How Bucs No. 6 prospect is finding 'autopilot'

June 22nd, 2024

This story was excerpted from Alex Stumpf's Pirates Beat newsletter. To read the full newsletter, click here. And subscribe to get it regularly in your inbox.

During his last conversation with this reporter at Spring Training in Bradenton, Fla., Pirates Minor League righty Braxton Ashcraft shared his excitement that, for the first time in what seemed like half a decade, he was entering a season with a clean bill of health. Having undergone surgeries to his non-throwing shoulder, his knee and to his right elbow UCL (Tommy John surgery) since becoming a professional, Ashcraft was entering a season finally healthy and able to pitch without restrictions.

“It’s nice to go out again and know I don’t have a three-inning limit,” Ashcraft said over the phone this week. “More or less a full starter workload. Not have to worry about scheduled deloads, all that jazz. Just being able to go out and pitch every six days.”

Ashcraft is feeling more like a pitcher again, and as the team’s No. 6 prospect, according to MLB Pipeline, he is excelling. He has struck out 71 with a 3.23 ERA and a 1.06 WHIP over 64 innings this year, a performance that saw him rise from Double-A Altoona to Triple-A Indianapolis earlier this month.

Ashcraft has already thrown more innings than he ever has as a pro, and it seems safe to assume some workload management or inning monitoring will come eventually. Right now, though, he’s found the “autopilot” mindset that’s eluded him for years -- that spot starting pitchers get to when they have thrown around 60-70 innings and they start to settle in, rather than overthink their mechanics, their pitch usage or whatever else. And after years of learning how to take care of his body after his surgeries, Ashcraft knows how to better condition himself to stay in good shape.

“At this point this year, I don’t think I’ve ever felt better, healthier -- whatever you want to phrase it as -- as a pitcher in my career,” Ashcraft said.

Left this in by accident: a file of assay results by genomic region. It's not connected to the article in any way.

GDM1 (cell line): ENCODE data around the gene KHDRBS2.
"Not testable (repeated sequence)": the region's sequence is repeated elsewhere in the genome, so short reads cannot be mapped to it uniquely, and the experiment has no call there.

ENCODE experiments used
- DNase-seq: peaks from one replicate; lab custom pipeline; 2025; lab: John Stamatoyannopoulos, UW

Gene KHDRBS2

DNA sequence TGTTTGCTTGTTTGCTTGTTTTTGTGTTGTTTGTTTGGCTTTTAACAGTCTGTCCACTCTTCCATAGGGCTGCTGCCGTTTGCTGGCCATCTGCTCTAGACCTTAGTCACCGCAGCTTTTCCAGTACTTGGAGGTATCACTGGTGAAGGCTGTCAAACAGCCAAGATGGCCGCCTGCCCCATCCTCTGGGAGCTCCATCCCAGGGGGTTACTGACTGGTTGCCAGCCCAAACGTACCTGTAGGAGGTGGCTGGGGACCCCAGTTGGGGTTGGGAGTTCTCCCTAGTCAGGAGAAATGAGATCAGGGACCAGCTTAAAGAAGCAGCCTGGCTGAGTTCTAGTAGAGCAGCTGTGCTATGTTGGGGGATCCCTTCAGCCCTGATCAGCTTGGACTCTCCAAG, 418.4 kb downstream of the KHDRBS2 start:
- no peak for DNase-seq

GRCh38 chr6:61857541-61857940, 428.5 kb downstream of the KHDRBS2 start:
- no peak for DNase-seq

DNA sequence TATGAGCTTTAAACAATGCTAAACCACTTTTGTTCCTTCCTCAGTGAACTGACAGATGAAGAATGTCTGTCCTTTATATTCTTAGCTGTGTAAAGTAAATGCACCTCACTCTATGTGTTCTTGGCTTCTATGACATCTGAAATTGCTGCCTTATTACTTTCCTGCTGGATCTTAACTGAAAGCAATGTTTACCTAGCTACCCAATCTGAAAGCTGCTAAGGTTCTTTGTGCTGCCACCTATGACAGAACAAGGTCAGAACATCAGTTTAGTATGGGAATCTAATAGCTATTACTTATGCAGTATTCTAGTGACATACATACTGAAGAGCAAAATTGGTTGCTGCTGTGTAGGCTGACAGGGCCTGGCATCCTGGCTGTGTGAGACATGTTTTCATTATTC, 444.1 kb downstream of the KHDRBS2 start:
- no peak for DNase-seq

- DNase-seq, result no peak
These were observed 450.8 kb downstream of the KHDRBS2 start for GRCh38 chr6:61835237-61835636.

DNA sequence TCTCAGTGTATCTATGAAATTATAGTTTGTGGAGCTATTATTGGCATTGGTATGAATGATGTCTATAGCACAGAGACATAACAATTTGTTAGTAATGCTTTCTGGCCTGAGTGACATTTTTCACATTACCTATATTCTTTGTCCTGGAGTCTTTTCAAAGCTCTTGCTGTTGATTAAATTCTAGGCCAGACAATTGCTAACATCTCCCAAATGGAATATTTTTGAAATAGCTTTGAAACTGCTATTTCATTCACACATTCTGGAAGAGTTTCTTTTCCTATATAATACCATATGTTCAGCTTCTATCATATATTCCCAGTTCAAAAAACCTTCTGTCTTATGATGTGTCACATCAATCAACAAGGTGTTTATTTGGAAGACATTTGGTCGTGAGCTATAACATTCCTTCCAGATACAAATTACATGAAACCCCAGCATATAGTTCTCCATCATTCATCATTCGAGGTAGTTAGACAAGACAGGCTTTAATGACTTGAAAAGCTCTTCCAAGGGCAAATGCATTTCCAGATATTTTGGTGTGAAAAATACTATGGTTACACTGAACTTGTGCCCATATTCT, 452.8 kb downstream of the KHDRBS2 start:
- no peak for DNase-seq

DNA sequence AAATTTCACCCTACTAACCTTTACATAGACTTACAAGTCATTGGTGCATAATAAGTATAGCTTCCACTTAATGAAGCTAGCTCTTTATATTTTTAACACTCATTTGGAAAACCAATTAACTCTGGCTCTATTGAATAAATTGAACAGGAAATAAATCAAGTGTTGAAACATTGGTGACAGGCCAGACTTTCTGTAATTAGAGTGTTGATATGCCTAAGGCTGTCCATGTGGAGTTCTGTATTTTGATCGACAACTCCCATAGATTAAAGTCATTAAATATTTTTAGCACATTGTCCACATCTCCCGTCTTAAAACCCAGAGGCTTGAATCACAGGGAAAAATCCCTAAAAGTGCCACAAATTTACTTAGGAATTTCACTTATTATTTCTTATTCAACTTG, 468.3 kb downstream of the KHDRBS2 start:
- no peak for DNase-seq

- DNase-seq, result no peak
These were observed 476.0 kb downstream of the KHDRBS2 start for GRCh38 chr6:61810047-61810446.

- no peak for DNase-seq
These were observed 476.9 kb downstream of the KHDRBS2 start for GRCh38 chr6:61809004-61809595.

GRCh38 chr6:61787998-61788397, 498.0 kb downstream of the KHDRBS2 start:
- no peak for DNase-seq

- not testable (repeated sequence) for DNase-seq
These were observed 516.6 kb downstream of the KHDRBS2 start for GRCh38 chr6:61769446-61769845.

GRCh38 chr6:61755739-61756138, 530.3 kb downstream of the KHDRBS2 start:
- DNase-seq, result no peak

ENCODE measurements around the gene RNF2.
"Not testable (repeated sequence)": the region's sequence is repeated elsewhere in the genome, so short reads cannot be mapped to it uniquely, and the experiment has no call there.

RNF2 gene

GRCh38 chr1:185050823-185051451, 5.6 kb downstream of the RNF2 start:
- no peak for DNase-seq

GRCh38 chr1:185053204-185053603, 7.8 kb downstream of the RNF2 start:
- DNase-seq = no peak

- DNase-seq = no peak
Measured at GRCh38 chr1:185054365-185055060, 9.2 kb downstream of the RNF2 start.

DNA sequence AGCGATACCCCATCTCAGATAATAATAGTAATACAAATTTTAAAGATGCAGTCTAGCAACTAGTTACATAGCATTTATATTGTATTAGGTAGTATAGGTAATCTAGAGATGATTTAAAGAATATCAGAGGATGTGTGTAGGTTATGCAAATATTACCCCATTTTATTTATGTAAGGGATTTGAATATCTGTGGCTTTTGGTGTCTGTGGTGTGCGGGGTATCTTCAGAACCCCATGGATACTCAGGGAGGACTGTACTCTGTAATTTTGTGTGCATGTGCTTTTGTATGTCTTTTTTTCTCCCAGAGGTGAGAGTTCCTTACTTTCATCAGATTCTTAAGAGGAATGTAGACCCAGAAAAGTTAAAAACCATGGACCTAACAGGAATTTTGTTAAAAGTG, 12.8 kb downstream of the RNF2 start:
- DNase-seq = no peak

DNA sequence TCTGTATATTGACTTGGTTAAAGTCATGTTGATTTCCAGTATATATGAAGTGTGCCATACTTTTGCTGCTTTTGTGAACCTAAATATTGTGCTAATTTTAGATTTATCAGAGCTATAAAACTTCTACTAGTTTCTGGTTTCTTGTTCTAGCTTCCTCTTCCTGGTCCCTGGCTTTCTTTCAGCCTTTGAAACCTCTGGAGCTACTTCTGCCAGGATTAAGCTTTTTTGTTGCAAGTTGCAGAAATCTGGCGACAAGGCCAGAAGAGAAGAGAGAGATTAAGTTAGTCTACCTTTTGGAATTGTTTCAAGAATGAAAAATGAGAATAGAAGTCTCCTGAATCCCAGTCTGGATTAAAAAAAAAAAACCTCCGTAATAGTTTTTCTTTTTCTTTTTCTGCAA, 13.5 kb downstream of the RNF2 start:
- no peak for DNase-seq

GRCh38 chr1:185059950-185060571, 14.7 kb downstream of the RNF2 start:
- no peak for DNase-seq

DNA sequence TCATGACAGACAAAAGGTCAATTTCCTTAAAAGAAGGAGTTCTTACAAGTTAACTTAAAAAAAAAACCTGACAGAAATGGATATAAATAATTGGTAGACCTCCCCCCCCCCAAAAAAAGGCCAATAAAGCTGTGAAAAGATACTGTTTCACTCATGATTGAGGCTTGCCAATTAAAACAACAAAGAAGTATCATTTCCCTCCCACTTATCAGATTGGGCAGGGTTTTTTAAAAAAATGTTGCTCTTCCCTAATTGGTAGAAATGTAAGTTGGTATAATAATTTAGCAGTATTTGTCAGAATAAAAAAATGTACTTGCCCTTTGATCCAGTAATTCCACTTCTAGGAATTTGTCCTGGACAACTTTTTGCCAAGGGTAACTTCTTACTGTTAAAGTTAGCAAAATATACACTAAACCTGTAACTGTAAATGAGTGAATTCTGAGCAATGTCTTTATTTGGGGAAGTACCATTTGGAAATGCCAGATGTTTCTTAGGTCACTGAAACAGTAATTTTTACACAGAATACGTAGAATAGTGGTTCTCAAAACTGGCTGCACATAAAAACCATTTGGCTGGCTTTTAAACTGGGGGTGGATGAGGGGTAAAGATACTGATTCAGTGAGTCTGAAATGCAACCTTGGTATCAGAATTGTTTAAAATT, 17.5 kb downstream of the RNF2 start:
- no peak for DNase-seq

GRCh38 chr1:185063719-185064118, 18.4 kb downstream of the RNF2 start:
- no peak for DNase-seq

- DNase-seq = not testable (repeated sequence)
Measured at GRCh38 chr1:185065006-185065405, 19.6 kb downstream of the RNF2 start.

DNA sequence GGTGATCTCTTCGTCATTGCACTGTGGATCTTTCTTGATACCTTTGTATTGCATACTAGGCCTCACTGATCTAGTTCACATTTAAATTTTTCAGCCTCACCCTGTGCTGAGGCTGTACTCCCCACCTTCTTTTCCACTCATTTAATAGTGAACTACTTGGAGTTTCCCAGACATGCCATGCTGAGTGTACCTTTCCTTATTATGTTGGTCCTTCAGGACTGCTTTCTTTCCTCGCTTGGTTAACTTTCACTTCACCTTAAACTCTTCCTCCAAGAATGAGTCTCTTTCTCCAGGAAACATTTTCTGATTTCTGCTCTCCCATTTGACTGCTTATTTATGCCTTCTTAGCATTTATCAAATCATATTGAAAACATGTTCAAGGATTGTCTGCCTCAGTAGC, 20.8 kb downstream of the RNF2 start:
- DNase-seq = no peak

Now that he’s pitching uninterrupted, Ashcraft has shown why he skyrocketed up the team’s prospect board over the past season, and why the Pirates selected his contract to protect him in the Rule 5 Draft last winter. His fastball is averaging 95-96 mph this year, and both of his breaking balls -- a slider and a curveball -- are getting over 2,500 RPM of spin.

Actually, it may be closer to three breaking balls at the moment. That slider can teeter the line between a cutter and a slider, depending on the situation and what he wants to do with the pitch. It doesn’t quite have traditional movement, and by Ashcraft’s assessment it’s closer to a gyro slider, if anything -- one that can tunnel off of his four-seamer while trading in some early movement for velocity. But he can get some extra movement and back foot it to hitters when he needs to.

The way Ashcraft sees it, most pitchers will focus on how a pitch starts and focus on their delivery from that starting point -- or they zero in on where they want the pitch to be located and work backwards from there. He falls into the latter category: So if he’s aiming for a certain spot that needs a little more movement, he knows how to adjust to achieve that location.

“It’s not necessarily like a physical manipulation,” Ashcraft explained. “It’s a thought process, and the thought process takes care of the movement of the pitch.”

It’s working, and it’s why Ashcraft has already been promoted once this season. Could it happen again before 2024 is through? He’s technically just a phone call from the Majors, and while he’s focusing on being where his feet are, he doesn’t want Indianapolis to be the last stop.

“That’s always the goal, to go out and force the team’s hand to put you somewhere that you aspire to be,” Ashcraft said. “Ultimately, nobody aspires to be in Double-A, Triple-A, High-A ball, whatever it is. Everyone aspires to be in the big leagues. For me, that was the thought process going into this year. It doesn’t matter where I start, just do everything I can to make a case for myself to contribute at a high level in the big leagues.”